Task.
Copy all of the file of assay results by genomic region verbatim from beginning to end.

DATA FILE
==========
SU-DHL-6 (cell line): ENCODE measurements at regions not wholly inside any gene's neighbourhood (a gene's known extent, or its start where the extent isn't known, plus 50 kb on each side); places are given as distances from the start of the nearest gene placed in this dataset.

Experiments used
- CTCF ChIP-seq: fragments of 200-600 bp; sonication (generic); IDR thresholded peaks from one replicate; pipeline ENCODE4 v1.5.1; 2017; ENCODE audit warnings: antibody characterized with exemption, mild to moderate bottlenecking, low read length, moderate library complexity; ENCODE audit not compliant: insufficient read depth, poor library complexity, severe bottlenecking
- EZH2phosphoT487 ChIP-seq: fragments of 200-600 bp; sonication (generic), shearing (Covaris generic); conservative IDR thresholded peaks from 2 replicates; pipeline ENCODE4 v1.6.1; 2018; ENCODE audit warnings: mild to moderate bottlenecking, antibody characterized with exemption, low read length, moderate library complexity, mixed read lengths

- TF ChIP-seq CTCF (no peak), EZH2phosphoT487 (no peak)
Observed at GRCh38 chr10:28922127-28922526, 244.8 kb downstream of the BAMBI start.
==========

SU-DHL-6 (cell line): ENCODE measurements at regions not wholly inside any gene's neighbourhood (a gene's known extent, or its start where the extent isn't known, plus 50 kb on each side); places are given as distances from the start of the nearest gene placed in this dataset.

Experiments used
- CTCF ChIP-seq: fragments of 200-600 bp; sonication (generic); IDR thresholded peaks from one replicate; pipeline ENCODE4 v1.5.1; 2017; ENCODE audit warnings: antibody characterized with exemption, mild to moderate bottlenecking, low read length, moderate library complexity; ENCODE audit not compliant: insufficient read depth, poor library complexity, severe bottlenecking
- EZH2phosphoT487 ChIP-seq: fragments of 200-600 bp; sonication (generic), shearing (Covaris generic); conservative IDR thresholded peaks from 2 replicates; pipeline ENCODE4 v1.6.1; 2018; ENCODE audit warnings: mild to moderate bottlenecking, antibody characterized with exemption, low read length, moderate library complexity, mixed read lengths

- TF ChIP-seq CTCF (no peak), EZH2phosphoT487 (no peak)
Observed at GRCh38 chr10:28922127-28922526, 244.8 kb downstream of the BAMBI start.